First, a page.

Spinach, avocado, and bell pepper are all great, but it's the Greek yogurt-based chipotle lime dressing that really makes this salad stand out. It's an easy, summery go-to.
Kiwis are an unexpected powerhouse—they contain 20 percent more vitamin C than oranges and almost as much potassium as bananas. And they make an unexpected (but delicious) appearance in this triply green dish.
Looking for an excuse to get outside and grill? Eggplant and zucchini both have a high water content, and grilling is a tasty alternative to eating them raw. Chickpeas and feta finish this salad off for a filling lunch.
Because bromelain in pineapple and caffeic acid in cucumber both reduce swelling and inflammation, this is the perfect zesty dish to beat that puffy dehydrated feeling. Stratil P, Klejdus B, Kubán V. Journal of agricultural and food chemistry, 2006, Mar.;54(3):0021-8561. Taussig SJ, Batkin S. Journal of ethnopharmacology, 1988, Jul.;22(2):0378-8741. It also tastes pretty dang good, but we guess that goes without saying.
Watermelon, a favorite summer superfood, packs a lot of nutritious hydration in just a few calories. It's paired with feta, olive oil, and mint in this salad, making it an instant favorite.
Sure, sliced carrots will sneak some hydration into snack time just fine by themselves. But why not impress your friends by rolling up apple, carrot, zucchini, and cucumber into these sushi-style roll-ups instead?
The strawberries, mango, and kiwi in this cute roll-up are tasty and nutritious enough to eat on their own. But sometimes, fun packaging makes all the difference. Wrap it all up in softened rice paper rounds and dip in honey. Goodbye, thirst!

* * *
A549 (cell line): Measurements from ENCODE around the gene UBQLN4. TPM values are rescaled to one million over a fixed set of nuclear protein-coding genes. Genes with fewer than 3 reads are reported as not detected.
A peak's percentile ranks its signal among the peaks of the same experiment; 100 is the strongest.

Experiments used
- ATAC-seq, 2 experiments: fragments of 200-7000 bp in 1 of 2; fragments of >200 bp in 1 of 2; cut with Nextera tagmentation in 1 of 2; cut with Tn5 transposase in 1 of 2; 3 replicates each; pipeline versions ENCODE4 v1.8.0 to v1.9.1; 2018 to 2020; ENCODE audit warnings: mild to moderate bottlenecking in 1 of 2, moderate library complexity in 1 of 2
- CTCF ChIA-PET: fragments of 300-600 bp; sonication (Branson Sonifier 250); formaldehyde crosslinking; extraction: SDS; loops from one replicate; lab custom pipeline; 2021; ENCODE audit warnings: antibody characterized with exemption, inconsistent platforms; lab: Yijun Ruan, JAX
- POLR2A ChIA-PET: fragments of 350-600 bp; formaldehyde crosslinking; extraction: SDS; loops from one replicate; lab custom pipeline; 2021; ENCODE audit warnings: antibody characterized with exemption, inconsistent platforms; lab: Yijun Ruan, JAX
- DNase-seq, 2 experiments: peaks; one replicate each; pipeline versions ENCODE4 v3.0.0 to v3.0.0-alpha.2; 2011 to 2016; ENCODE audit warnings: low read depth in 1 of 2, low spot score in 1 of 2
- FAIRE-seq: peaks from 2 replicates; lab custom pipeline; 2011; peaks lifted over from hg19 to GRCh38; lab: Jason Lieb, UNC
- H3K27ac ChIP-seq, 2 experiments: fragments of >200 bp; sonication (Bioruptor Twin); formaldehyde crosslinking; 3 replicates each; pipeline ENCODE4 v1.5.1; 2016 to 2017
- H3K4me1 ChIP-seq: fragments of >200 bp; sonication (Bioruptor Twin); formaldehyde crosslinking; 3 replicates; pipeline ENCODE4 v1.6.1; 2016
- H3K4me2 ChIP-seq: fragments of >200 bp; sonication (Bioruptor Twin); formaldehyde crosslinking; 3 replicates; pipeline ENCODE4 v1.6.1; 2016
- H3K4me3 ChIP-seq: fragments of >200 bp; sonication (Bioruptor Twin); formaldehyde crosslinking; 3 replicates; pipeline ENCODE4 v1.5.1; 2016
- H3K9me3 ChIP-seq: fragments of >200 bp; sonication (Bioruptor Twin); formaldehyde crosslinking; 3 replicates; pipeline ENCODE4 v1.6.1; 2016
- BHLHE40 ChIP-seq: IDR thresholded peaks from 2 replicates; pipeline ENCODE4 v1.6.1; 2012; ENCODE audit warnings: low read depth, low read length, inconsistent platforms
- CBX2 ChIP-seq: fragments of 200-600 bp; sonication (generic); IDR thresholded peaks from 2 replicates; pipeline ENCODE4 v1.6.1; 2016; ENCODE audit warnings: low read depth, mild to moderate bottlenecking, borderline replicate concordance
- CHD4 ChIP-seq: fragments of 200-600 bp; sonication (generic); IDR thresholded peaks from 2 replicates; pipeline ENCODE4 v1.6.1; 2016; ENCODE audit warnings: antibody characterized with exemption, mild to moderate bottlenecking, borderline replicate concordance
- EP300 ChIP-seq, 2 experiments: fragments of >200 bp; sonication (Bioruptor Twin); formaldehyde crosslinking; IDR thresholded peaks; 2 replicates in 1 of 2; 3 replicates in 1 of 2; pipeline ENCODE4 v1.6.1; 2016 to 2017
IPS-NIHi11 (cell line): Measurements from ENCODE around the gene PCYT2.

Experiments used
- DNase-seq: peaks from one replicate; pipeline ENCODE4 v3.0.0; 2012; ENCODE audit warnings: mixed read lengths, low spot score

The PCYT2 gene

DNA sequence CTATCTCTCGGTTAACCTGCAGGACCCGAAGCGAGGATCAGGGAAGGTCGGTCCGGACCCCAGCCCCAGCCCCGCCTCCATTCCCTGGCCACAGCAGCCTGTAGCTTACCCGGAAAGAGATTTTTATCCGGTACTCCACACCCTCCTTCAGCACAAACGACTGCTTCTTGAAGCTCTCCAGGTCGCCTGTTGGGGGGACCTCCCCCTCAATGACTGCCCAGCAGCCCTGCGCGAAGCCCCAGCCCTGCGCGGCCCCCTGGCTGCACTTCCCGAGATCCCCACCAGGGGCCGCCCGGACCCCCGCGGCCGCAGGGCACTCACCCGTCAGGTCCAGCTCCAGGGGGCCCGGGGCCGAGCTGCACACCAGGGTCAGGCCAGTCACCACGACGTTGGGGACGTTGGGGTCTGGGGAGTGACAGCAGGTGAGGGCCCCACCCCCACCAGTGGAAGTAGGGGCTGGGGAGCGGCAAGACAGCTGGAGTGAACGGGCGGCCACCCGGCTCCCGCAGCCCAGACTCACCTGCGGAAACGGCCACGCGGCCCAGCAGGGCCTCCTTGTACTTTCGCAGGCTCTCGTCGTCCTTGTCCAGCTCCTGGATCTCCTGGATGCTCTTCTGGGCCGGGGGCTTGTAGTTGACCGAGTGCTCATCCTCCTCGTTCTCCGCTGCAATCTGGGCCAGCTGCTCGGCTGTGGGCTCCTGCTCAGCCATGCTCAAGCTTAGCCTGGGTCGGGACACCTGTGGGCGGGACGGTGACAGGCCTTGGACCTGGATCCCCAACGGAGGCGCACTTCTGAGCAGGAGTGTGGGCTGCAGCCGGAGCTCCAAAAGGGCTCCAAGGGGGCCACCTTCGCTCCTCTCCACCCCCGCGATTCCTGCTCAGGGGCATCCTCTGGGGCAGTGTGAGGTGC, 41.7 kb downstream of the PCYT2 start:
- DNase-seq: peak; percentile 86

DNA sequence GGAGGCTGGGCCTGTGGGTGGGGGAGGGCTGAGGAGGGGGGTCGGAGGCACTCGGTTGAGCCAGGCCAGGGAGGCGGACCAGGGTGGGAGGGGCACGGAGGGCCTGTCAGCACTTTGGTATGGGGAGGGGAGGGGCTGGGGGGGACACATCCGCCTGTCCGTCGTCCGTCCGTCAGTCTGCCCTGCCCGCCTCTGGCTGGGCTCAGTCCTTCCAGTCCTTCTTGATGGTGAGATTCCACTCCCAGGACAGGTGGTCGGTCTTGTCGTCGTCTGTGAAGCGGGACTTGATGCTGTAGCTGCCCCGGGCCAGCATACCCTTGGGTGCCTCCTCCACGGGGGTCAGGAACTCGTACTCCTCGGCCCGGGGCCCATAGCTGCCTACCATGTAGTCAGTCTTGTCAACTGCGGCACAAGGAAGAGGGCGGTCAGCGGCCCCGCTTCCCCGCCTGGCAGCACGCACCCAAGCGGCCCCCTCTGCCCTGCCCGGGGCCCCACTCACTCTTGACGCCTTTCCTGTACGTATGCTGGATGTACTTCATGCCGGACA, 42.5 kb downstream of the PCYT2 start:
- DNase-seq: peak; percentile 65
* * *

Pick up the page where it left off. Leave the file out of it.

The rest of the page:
To amp up that midday apple, chop it up and toss with ground cinnamon, walnuts (or whichever nut is your favorite), and raisins. Apples are the hydration star here, while cinnamon can help relieve inflammation and packs a flavor that takes this snack to the next level. Mashhadi NS, Ghiasvand R, Askari G. International journal of preventive medicine, 2013, May.;4(Suppl 1):2008-7802.
Strawberries, pineapple, cantaloupe, and banana are a perfect tropical combination. Once grilled, they're downright festive. If you're sick of munching on plain fruit to get your water fix, this is a great way to mix things up.
Grapes are another really easy and hydrating snack. For summer, pop a bunch in the freezer and enjoy whenever you need to beat the heat and replenish those fluids!
With the addition of garlic, red onion, cilantro, and lime, diced mango and avocado turn into a more hydrating alternative to guacamole or super-salty store-bought salsa.
This is the gourmet way to enjoy that big, juicy slice of watermelon. Strawberries provide fruity hydration, while basil and goat cheese add some class. Finally, a drop of honey pulls it all together by adding just a touch of sweetness.
Applesauce contains just about as much water as apples themselves —and homemade is always better! Raspberries add a seasonal spin and an extra sweet, extra fruity touch.
If you've never tried fruit salsa, summer is the perfect time. This one's just asking to be dug into with chips or spooned over a burrito bowl, don't you think?
Soup is one of the best vehicles for getting more water into your diet, but who wants to dig into a steaming hot bowl in this heat? Gazpacho is the solution. The cucumber and green pepper make this one particularly thirst quenching and totally refreshing.